Note: please read this as a guide and not a list of instructions! You can have a very successful event without many of the details in this guide, or by doing things differently.
Protests are a great way to galvanise energy around the campaign, raise awareness, and bring new people on board.
Most of this guide is relevant to marches or static protests - apart from the section entitled 'IF YOU'RE MARCHING'.
Get the Message Out
Pick your start point / meeting time and promote it - the sooner people hear about it, the more people will come and the more impact you will have. You can promote it via social media, whatsapp groups, flyering etc.
Let the Don't Pay campaign know about your protest so we can share it - email firstname.lastname@example.org.
You may want to invite photographers, livestreamers and local/national press.
Consider creating an anonymous broadcast channel on Telegram to communicate with attendees.
If You're Marching
PLANNING YOUR ROUTE
Make sure you have a route planned out in advance. You may want to communicate this widely, or keep it known only to a few people.
Some things to think about:
- You may want to start and/or end at prominent or meaningful locations in your town/city, especially any associated with the government/energy industry.
- Consider how long you want the march to take. Marches usually move very slowly (around 1-2 miles per hour), and longer marches are less accessible.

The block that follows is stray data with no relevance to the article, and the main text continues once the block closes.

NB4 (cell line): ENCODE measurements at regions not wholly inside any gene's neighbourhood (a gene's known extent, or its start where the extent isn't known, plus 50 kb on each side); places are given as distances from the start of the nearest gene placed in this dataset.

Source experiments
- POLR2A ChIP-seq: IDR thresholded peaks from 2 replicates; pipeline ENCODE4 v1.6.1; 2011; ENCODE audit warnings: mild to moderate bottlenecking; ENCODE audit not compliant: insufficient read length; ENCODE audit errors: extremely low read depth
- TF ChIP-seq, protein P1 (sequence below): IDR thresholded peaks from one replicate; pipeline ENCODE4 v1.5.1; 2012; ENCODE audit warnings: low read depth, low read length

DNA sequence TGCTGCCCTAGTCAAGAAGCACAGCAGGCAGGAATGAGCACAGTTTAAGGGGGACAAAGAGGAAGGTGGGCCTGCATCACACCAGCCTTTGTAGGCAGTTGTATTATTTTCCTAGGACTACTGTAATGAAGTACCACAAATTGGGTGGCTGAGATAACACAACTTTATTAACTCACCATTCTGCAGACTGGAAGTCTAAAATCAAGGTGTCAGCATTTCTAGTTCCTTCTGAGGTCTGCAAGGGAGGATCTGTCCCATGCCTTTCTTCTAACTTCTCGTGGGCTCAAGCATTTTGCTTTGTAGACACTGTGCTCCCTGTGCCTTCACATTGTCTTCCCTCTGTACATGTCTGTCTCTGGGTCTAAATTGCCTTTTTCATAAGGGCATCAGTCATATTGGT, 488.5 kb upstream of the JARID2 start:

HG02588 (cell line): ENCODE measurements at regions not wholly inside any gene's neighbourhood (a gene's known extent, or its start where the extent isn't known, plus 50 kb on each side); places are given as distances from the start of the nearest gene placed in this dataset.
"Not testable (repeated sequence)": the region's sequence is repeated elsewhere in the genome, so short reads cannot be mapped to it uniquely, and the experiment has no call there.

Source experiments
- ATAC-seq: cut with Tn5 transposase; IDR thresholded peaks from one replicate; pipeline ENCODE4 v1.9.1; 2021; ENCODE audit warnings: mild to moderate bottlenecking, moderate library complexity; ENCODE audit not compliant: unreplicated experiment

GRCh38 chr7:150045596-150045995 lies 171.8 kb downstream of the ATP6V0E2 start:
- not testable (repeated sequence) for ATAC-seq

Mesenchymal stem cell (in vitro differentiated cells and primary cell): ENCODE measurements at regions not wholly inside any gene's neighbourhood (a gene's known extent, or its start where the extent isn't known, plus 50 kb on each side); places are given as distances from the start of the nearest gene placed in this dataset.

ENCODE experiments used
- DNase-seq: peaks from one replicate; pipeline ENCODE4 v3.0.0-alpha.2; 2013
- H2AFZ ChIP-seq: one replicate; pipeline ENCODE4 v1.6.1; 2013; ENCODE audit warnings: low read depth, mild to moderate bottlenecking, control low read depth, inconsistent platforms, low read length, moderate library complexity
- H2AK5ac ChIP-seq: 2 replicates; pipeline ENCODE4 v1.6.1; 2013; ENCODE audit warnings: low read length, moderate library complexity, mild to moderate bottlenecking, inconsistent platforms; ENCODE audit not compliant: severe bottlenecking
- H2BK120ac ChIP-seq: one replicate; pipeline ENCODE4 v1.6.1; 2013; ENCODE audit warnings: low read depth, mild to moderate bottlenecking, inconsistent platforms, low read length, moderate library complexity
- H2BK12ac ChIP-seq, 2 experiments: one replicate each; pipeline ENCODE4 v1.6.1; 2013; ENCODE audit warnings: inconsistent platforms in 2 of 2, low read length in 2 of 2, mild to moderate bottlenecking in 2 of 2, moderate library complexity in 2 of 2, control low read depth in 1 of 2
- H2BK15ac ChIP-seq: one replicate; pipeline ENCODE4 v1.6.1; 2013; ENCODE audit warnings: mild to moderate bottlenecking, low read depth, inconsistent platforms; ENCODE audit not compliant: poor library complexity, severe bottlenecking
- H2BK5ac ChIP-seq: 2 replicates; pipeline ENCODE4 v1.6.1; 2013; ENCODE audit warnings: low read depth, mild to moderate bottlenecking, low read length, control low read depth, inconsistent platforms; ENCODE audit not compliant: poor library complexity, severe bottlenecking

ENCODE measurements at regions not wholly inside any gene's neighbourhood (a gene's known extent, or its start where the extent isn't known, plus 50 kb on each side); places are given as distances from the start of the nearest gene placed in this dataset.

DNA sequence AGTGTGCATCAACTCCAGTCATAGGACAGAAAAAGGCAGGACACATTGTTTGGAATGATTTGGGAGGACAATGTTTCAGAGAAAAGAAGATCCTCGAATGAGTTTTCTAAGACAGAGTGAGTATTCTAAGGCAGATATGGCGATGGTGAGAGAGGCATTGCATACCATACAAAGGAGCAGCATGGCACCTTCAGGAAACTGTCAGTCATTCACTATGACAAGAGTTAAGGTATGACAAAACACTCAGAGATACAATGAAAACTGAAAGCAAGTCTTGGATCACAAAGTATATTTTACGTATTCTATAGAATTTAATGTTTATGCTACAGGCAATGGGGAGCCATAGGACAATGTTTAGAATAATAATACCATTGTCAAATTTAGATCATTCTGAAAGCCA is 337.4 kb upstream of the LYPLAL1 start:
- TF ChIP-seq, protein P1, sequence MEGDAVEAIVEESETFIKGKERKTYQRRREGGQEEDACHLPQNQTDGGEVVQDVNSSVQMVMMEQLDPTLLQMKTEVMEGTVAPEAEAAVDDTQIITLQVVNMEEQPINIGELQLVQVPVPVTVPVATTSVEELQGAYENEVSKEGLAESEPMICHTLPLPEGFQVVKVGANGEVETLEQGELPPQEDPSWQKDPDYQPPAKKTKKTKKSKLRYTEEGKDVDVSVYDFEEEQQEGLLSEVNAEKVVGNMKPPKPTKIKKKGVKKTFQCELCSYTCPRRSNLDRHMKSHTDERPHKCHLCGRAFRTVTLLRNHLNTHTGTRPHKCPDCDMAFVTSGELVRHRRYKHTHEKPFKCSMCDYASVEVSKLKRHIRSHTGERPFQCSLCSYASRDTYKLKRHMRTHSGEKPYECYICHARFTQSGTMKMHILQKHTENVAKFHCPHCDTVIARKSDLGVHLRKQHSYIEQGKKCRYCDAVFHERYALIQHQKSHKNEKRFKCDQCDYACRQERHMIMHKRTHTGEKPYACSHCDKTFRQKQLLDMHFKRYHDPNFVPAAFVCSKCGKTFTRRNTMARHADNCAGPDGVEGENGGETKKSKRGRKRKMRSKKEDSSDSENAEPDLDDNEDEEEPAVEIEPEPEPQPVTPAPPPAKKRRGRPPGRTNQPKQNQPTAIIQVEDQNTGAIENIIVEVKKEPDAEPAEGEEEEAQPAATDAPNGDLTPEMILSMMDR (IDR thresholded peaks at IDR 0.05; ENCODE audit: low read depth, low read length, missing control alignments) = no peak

- You may want to avoid narrow roads to reduce the risk of police kettling or blocking the march.
- Have a plan B in place if your route becomes blocked.
WHILE YOU'RE MARCHING
- Aim to have a large banner at the front - to put the Don't Pay message front and centre - and another at the back to keep the protest together - this makes the protest look stronger and helps to prevent people becoming isolated.
- Look after each other!
- Don't race to the finish. You want your march to be noticed and be accessible for people who can't walk that fast.
Keeping Everyone Safe
KNOW YOUR RIGHTS
Knowledge is power. Everyone attending a protest should know their rights
- Share the Green & Black Cross Key Advice for going on a protest:
- No Comment. You do not need to answer police questions, so don’t.
- No Personal Details. You don't have to give details under ANY stop and search power.
- No Duty Solicitor. Use a recommended solicitor with protest experience.
- No Caution. They admit guilt for an alleged offence that might never get to court.
- What Power. Ask "What power?" to challenge a police officer to act lawfully.
- Bust cards Print off and hand them out at the protest. They give advice, information on stop and search and arrest, and the names and numbers of solicitors who can help. These areas have specific bust cards:
- Read and circulate the Green & Black Cross Know Your Rights booklet which has more information - though see bust cards for up-to-date phone numbers.
Police may try to identify organisers, who are more at risk. Here are a few things organisers could consider doing to stay secure:
- Use an alias rather than your real name when organising the protest and consider changing your name on social media.
- Do your organising using encrypted messaging apps such as Signal or Telegram.
- Google Docs is not secure - seek out alternative encrypted platforms to organise.
Art and Design
- Banners and placards will attract more attention and make for powerful photos.